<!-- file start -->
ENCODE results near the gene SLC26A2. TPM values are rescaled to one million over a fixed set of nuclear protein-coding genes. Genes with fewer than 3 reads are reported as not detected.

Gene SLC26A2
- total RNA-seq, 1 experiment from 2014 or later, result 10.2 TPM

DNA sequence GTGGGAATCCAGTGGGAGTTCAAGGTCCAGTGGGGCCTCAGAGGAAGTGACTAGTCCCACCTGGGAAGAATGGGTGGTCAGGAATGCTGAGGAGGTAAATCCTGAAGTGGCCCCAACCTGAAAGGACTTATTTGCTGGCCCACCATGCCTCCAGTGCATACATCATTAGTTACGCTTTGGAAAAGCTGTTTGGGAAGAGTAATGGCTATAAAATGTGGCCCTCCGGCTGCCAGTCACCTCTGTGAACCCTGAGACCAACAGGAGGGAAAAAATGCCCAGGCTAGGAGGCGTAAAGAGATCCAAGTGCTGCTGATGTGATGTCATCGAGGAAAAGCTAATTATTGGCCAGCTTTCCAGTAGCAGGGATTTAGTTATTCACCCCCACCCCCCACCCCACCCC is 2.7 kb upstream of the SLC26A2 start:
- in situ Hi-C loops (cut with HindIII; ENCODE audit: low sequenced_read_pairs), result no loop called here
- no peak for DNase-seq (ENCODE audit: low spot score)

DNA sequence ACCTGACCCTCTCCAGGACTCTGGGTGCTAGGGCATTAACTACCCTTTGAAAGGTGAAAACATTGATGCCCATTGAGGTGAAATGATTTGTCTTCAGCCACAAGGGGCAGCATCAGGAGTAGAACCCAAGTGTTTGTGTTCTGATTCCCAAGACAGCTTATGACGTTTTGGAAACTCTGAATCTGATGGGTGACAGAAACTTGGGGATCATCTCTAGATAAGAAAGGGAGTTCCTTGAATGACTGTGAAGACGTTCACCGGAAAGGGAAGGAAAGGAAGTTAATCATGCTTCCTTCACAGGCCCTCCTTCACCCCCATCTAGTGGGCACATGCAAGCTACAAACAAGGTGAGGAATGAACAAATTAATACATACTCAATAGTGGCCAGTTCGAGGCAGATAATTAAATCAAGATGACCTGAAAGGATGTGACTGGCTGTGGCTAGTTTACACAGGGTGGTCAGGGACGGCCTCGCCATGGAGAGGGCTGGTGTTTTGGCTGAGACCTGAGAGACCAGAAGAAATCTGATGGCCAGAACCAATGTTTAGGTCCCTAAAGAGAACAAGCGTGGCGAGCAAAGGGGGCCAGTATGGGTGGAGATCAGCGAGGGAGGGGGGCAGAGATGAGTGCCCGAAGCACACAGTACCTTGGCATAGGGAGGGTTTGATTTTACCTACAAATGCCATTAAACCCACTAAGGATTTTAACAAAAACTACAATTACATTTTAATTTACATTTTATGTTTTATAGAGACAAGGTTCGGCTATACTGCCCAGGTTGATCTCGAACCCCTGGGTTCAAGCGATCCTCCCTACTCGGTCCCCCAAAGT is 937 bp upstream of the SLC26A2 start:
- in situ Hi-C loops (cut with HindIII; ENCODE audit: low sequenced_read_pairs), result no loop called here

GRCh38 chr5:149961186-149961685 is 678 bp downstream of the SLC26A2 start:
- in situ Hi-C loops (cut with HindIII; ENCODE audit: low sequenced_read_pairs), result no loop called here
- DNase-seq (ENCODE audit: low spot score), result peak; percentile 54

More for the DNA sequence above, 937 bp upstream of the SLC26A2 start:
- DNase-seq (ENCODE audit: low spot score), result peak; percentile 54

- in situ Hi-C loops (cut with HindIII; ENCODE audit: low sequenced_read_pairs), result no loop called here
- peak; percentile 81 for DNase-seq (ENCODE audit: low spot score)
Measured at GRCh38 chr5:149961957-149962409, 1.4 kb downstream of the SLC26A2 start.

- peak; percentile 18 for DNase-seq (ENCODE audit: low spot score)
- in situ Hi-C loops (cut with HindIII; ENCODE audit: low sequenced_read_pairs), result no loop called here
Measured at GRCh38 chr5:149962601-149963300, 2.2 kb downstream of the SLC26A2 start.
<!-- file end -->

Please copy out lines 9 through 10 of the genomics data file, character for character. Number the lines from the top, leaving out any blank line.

GRCh38 chr5:149961186-149961685 is 678 bp downstream of the SLC26A2 start:
- in situ Hi-C loops (cut with HindIII; ENCODE audit: low sequenced_read_pairs), result no loop called here